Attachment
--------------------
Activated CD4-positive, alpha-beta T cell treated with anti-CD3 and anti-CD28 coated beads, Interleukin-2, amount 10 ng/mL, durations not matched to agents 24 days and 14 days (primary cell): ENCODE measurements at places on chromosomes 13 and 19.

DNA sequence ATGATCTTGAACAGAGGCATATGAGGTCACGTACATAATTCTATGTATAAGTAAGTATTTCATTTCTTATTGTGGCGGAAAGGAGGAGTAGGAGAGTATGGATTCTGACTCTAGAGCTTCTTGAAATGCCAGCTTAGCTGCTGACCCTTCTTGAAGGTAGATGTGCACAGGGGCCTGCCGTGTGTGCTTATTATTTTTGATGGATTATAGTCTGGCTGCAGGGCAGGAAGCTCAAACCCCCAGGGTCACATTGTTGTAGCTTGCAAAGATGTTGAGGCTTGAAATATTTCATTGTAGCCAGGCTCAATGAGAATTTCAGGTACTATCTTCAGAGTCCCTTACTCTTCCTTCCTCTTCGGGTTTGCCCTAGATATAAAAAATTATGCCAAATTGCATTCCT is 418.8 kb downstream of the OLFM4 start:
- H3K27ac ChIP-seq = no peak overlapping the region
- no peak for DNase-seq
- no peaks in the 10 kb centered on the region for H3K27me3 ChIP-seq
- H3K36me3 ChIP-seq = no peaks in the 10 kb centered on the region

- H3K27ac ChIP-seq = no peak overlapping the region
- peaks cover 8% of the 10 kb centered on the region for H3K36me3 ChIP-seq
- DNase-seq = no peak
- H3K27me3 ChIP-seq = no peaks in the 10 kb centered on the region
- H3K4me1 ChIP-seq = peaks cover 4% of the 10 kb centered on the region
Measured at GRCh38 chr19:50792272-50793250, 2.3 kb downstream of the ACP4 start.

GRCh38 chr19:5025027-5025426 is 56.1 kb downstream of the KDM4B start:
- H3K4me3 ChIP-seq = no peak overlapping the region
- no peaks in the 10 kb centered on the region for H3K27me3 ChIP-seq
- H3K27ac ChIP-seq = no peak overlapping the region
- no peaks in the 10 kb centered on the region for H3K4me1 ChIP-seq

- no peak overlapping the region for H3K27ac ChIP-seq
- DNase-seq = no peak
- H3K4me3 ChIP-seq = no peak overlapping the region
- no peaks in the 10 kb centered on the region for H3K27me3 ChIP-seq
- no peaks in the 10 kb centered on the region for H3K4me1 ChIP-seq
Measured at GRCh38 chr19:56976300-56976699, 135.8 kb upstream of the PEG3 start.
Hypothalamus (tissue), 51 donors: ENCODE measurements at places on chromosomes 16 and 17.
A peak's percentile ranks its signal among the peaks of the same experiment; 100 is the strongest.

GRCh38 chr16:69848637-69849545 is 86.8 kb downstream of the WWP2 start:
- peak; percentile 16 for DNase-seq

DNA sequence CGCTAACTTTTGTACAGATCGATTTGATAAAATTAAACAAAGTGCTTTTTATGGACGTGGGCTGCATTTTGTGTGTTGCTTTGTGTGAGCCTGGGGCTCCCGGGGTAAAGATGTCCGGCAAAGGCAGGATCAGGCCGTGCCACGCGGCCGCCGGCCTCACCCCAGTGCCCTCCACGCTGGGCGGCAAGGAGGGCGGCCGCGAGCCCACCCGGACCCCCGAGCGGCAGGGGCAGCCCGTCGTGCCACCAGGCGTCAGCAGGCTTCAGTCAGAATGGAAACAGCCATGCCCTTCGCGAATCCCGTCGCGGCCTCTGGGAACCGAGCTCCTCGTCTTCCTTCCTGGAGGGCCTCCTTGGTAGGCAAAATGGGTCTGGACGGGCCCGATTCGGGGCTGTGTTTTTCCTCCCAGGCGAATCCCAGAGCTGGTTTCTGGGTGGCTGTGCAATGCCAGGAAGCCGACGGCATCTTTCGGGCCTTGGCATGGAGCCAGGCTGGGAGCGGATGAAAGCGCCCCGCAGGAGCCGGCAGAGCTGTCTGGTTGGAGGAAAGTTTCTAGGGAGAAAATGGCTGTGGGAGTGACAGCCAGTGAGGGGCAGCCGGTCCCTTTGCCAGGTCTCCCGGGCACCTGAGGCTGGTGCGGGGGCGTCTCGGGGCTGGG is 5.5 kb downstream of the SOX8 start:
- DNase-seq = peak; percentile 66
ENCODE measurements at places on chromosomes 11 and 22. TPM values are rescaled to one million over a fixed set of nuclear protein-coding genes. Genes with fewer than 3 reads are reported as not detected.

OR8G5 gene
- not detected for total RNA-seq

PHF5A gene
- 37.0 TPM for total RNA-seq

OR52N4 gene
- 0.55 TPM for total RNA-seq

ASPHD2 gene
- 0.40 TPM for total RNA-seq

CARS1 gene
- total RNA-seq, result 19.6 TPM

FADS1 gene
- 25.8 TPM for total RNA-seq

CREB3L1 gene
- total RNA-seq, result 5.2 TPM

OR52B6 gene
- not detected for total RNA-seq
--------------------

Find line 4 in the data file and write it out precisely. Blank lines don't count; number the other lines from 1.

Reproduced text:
- no peak for DNase-seq